Electronic Theses and Dissertations

Date of Award

2018

Document Type

Dissertation

Degree Name

M.S. in Food and Nutrition Services

Department

Nutrition and Hospitality Management

First Advisor

Mary G. Roseman

Second Advisor

Laurel G. Lambert

Third Advisor

Eun Kyong Choi

Abstract

With the vast amount of quick service restaurants (QSRs) that are available to consumers in the United States (U.S.), the hospitality industry has become an integral part of Americans’ diet and lifestyle. This study examines how McDonald’s customers’ perceptions of health and nutrition, quality, and value vary demographically (gender, age, ethnicity, educational level, and body mass index [BMI]) by McDonald’s visit frequency. An online survey was employed to collect data of participants who were 18 years of age and older, McDonald’s customers, and a resident of the U.S. Of the 843 respondents who filled out the survey, 607 (72%) surveys were usable. The survey consisted of 17 statements regarding McDonald’s menu items, along with demographic questions, and questions regarding McDonald’s visit frequency. The data were compiled and analyzed using SPSS version 24. Frequencies of participants’ demographics were computed and multiple regression analyses were employed to investigate the relationship of McDonald’s visit frequency among the following: demographics, perceptions of health and nutrition, quality, and value, and the 17 statements. Findings regarding demographics only show that individuals most likely to visit McDonald’s are obese and between the ages of 35-44, whereas individuals aged 55 and older are least likely to visit. When examining demographics with the three perception categories, there is a difference in significance regarding age and visit frequency: those aged 35-44 are no longer significant, and individuals least likely to visit McDonald’s are now 45 years and older; additionally, those who obese are still more likely to visit McDonald’s than their BMI counterparts. Customers who visit McDonald’s most often had significantly higher perceptions of health and nutrition and quality of McDonald’s food than they did of value perceptions. Lastly, results show that customers appear to frequent McDonald’s for factors such as taste and the availability of healthy options, but adequate helpings, controlled product quality, and the availability of low-calorie meals are negatively associated with visit frequency to McDonald’s.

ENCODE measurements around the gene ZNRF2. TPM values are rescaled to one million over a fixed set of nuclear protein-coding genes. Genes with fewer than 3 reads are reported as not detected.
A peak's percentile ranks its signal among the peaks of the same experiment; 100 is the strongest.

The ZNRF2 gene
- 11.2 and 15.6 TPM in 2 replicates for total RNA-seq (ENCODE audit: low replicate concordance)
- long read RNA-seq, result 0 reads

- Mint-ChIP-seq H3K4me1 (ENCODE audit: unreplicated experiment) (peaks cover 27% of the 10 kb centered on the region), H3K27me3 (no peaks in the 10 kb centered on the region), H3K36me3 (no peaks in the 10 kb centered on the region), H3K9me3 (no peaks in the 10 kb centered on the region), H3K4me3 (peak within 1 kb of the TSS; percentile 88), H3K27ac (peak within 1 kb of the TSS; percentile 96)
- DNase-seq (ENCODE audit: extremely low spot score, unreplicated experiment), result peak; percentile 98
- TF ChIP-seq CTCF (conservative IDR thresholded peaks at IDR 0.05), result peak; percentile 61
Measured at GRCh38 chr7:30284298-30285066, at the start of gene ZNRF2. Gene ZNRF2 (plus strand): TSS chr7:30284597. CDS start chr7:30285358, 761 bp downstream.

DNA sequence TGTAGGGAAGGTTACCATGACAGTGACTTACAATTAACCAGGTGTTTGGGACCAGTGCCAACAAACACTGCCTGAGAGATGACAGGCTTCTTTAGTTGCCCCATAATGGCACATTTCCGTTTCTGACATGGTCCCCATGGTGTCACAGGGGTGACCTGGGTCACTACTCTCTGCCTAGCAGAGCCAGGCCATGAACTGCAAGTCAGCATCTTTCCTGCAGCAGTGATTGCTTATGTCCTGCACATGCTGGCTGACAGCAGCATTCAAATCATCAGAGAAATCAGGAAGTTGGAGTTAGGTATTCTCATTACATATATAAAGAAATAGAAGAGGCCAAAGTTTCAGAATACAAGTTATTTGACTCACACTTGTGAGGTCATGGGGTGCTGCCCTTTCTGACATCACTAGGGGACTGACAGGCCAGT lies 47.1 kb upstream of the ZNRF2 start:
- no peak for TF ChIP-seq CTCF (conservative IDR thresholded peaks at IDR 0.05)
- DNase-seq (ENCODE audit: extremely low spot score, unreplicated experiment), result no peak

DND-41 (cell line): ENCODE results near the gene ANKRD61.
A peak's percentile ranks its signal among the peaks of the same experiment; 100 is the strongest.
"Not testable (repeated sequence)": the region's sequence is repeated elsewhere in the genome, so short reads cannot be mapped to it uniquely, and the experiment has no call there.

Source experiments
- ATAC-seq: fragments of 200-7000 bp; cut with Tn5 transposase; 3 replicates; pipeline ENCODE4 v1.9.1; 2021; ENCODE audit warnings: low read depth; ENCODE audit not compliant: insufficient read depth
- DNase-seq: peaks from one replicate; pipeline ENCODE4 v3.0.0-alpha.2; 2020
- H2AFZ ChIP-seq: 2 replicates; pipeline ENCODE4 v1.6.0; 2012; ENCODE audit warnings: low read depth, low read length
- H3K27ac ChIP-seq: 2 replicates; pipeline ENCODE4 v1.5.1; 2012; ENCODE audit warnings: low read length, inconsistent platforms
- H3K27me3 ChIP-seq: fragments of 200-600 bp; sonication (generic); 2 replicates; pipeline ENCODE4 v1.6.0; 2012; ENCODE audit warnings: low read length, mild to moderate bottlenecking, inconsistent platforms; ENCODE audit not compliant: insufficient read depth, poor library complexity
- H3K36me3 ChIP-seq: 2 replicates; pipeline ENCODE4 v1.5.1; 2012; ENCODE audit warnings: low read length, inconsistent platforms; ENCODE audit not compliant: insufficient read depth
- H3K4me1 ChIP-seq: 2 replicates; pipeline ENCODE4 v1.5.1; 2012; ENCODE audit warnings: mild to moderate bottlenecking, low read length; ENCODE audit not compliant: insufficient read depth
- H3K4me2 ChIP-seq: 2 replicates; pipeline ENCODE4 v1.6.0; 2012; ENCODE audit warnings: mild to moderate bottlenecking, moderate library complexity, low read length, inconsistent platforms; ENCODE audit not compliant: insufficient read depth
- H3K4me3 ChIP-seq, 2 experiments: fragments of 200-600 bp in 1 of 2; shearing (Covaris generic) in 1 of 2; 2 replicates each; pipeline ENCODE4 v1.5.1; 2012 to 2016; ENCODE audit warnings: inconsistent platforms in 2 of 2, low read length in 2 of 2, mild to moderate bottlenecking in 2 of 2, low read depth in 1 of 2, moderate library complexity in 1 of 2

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Nutrition Commons

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